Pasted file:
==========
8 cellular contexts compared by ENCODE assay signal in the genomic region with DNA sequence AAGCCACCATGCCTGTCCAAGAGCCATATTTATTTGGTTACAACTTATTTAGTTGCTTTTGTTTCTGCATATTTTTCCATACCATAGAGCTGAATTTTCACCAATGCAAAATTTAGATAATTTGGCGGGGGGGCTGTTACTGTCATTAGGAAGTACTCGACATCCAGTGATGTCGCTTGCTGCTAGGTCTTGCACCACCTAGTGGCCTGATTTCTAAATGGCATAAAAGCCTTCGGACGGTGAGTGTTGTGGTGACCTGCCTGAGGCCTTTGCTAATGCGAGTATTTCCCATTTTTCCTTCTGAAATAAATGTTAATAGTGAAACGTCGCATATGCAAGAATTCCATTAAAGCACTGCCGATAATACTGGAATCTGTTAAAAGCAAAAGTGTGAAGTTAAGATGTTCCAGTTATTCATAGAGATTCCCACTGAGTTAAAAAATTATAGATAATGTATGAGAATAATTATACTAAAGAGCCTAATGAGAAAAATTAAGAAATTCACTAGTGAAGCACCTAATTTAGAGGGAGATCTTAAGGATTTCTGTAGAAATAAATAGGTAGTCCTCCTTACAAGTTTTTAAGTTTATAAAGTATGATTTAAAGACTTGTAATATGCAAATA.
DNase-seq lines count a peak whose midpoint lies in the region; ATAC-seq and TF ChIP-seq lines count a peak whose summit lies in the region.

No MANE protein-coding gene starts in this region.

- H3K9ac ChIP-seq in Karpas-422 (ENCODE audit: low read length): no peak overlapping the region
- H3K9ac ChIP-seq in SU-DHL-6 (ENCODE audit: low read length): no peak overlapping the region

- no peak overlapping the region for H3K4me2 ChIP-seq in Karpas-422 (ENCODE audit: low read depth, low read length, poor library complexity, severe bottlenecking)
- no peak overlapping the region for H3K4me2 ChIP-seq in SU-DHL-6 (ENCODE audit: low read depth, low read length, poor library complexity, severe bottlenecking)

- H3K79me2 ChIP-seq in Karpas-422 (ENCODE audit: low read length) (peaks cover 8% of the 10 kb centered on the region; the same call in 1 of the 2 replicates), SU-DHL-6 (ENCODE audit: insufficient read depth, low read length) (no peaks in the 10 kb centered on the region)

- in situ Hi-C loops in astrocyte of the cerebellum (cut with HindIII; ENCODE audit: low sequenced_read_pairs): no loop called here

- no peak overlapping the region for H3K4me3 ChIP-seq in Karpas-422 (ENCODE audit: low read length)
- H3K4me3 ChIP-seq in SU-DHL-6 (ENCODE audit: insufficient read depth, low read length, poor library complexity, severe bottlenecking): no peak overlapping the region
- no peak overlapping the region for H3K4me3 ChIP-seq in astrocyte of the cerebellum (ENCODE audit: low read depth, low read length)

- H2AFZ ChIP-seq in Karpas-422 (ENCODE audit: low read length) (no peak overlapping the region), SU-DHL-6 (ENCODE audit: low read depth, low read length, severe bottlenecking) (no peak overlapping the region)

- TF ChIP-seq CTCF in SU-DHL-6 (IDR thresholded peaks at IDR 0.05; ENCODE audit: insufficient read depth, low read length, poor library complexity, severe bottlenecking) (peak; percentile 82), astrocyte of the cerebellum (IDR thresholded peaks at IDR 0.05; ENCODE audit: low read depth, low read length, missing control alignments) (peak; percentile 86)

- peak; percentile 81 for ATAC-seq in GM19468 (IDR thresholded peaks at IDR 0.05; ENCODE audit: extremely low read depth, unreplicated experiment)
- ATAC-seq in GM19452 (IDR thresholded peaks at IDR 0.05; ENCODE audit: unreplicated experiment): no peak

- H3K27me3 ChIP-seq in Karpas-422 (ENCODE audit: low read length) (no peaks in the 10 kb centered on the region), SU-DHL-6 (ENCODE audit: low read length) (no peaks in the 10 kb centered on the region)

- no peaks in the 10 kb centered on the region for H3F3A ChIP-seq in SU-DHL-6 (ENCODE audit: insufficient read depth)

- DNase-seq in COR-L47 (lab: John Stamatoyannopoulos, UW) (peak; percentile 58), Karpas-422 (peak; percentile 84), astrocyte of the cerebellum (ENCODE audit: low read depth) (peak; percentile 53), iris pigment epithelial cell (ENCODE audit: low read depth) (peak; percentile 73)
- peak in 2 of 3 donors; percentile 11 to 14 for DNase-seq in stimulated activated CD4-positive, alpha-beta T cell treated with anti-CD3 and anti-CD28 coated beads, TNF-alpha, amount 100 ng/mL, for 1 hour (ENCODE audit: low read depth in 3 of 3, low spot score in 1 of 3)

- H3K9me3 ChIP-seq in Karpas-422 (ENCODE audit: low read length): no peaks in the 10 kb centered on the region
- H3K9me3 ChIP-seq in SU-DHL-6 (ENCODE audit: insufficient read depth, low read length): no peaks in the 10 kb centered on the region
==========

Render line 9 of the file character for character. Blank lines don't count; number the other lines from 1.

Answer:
- in situ Hi-C loops in astrocyte of the cerebellum (cut with HindIII; ENCODE audit: low sequenced_read_pairs): no loop called here